October 14, 2021

Texas just banned Covid-19 vaccine mandates. Is that legal?

Daily Briefing

    Texas on Monday banned Covid-19 vaccine mandates from all entities in the state in opposition to President Joe Biden's federal vaccine mandate for U.S. workers. But several large employers in the state have voiced support for the federal mandate and said they will continue to require their employees to be vaccinated.

    Resource library: How health care organizations can navigate vaccination mandates and other issues in the post-pandemic world

    Texas bans all Covid-19 vaccine mandates

    Texas Gov. Greg Abbott (R) on Monday issued an executive order banning any entity, including private employers, from requiring its employees or customers to be vaccinated against Covid-19, the Wall Street Journal reports. The order expands on a previous ban in the state, which barred governmental entities and entities receiving public funding from enacting vaccine mandates.

    "The Covid-19 vaccine is safe, effective, and our best defense against the virus, but should remain voluntary and never forced," Abbott said.

    According to the Journal, Abbott's executive order states Biden's federal vaccine mandate for employees "bull[ies] many private entities into imposing Covid-19 vaccine mandates."

    Under the federal mandate, all employers with at least 100 employees will be required to vaccinate their employees against Covid-19 or have them tested weekly. Businesses that do not comply could face up to $14,000 in fines for every violation. In total, around 100 million workers—or roughly two-thirds of all U.S. workers—will be covered by the federal mandate.

    Currently, Occupational Safety and Health Administration (OSHA) is reviewing the requirements of the federal mandate and is expected to issue regulations in the next few weeks, Politico reports.

    So far, Texas and several other Republican-led states have opposed federal vaccine mandates, saying they will "seek every available legal option" against the requirements, the Journal reports. However, most major businesses in the state support federal vaccination requirements for their employees.

    For example, the Greater Houston Partnership, which represents around 900 companies including Exxon Mobil, JPMorgan Chase, Chevron, and Accenture, has been generally supportive of the Biden administration's vaccine requirements and said Abbott's order would make it harder for businesses in Texas to operate safely.

    According to Bob Harvey, CEO of the Greater Houston Partnership, most major businesses represented by the organization support a federal mandate because it would shift the responsibility of enforcing workplace safety measures away from businesses and eliminate competition between businesses based on vaccine requirements.

    In addition, Harvey said most business owners opposing the federal mandate were those worried about losing employees in their primarily rural workforce due to vaccine requirements.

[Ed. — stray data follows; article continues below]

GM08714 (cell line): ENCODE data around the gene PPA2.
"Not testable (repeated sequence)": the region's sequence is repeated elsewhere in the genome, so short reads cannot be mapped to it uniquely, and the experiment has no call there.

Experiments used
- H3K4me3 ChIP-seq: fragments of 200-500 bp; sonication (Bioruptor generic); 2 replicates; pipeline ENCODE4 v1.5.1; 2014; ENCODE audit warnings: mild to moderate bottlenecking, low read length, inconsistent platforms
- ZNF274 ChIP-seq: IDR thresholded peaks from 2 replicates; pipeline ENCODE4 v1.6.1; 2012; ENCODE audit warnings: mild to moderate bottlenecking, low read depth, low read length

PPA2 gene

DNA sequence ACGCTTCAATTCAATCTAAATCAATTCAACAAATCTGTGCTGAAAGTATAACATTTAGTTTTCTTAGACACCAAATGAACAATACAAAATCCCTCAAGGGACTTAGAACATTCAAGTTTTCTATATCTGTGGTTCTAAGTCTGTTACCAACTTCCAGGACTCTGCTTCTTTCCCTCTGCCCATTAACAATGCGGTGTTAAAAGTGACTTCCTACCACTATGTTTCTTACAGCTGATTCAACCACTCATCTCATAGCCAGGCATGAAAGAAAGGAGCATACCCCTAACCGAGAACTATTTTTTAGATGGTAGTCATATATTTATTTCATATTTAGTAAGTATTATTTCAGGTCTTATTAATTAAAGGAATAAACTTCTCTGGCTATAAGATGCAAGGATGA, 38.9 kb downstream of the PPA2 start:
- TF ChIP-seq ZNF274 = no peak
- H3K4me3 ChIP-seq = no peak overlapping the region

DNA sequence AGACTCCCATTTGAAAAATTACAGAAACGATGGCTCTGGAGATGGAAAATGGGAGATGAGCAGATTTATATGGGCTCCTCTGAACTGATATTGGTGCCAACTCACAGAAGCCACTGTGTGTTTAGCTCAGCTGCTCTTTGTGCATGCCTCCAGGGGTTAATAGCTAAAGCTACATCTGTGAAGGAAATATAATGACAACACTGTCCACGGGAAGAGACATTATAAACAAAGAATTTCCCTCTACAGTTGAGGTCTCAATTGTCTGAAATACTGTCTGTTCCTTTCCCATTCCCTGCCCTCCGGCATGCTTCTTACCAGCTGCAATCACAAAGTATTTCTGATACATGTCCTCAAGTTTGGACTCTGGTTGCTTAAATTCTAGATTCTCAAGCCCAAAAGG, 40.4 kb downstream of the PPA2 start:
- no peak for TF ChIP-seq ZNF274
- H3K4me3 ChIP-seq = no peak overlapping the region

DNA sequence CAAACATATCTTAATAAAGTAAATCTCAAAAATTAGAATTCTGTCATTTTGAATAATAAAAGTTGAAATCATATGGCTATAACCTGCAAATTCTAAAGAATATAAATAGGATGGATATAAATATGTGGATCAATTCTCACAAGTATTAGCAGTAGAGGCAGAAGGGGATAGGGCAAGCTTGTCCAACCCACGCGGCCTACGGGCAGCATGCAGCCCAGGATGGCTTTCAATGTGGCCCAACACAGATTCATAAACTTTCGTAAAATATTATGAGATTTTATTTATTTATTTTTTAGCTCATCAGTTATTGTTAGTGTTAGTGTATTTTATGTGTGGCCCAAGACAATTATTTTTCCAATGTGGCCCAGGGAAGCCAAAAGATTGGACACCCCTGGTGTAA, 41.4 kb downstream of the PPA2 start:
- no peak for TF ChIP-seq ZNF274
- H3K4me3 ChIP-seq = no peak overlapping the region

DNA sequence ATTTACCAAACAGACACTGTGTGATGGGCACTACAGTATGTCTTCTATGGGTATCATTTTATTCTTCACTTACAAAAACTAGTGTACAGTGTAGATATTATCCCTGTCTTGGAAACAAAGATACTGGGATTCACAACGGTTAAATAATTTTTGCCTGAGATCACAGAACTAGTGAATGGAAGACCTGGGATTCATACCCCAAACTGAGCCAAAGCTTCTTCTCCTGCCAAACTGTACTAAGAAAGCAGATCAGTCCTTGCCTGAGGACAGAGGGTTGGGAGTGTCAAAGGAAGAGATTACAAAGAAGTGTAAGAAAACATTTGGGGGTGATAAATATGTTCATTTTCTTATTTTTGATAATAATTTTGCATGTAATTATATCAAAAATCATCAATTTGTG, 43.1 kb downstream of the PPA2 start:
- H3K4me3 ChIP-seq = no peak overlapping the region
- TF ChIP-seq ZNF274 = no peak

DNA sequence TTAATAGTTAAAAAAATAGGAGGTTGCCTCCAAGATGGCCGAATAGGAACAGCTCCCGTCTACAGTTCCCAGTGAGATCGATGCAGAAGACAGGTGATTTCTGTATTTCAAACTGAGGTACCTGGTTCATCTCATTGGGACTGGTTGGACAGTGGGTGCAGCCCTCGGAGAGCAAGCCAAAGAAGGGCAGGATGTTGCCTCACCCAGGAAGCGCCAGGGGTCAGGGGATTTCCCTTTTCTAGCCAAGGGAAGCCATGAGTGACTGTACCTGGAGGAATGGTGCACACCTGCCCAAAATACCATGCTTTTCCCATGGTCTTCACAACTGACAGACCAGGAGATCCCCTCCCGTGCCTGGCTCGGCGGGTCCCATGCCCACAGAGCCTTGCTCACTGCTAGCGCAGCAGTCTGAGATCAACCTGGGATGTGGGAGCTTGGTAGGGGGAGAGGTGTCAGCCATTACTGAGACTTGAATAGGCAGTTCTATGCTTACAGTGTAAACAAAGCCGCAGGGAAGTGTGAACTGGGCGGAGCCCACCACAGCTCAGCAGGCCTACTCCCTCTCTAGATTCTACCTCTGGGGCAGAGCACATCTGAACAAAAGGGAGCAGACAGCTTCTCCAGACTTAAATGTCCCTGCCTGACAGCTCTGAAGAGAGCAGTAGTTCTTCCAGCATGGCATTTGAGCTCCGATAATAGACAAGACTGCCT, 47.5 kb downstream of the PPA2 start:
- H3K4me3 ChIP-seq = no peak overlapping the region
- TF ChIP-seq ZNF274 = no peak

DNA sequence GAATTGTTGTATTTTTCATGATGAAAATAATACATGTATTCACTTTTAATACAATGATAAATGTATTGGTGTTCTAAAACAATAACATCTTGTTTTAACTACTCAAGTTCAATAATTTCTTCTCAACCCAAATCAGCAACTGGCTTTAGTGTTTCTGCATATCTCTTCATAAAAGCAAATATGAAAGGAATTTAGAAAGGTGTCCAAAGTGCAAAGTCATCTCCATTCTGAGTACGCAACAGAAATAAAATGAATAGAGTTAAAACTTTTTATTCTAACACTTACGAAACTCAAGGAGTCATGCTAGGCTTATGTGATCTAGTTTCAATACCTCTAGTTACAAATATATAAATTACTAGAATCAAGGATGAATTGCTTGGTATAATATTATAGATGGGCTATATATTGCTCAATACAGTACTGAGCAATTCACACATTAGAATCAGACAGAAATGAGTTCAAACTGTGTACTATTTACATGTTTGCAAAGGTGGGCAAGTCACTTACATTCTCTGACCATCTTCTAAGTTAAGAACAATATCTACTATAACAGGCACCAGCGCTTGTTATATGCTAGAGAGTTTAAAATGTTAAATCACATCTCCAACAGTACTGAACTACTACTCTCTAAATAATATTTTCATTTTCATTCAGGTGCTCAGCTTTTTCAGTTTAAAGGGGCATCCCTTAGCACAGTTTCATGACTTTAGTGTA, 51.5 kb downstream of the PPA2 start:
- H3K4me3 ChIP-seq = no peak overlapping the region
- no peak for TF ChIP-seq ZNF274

'Federal action supersedes any state mandate or law'

    Southwest Airlines and American Airlines, both based in Texas, on Tuesday said they still plan to require employees to be vaccinated against Covid-19 despite Abbott's executive order, Politico reports.

    "Federal action supersedes any state mandate or law," a Southwest spokesperson said, "and we would be expected to comply with the president's order to remain compliant as a federal contractor."

    The spokesperson added that the company is "reviewing all guidance issued on the vaccine" and will "continue to follow all orders closely and keep [its] employees updated on any potential changes to existing policies."

    American Airlines also said it is reviewing Abbott's order and that company officials currently "believe the federal vaccine mandate supersedes any conflicting state laws, and this does not change anything for American."

    When asked for a response to Abbott's order, the White House pointed to guidance on vaccine mandates for government contractors issued by the Office of Management and Budget. According to Politico, the guidance requirements applicable to federal contractors and subcontractors "are promulgated pursuant to federal law and supersede any contrary state or local law or ordinance," and "nothing in this guidance shall excuse noncompliance with any applicable state law or municipal ordinance."

    In addition, White House press secretary Jen Psaki said the federal vaccine mandates' legality is "unquestionable" and that Abbott is "just playing politics," Politico reports.

    "Bottom line is we're going to continue to implement the law, which the President of the United States has the ability, the authority—the legal authority to do, and we are going to continue to work to get more people vaccinated, to get out of this pandemic," Psaki said. "The President will use every lever at his disposal to do that." (Findell, Wall Street Journal, 10/12; Harrison/Findell, Wall Street Journal, 10/13; Saric, Axios, 10/12; Pawlyk, Politico, 10/12)

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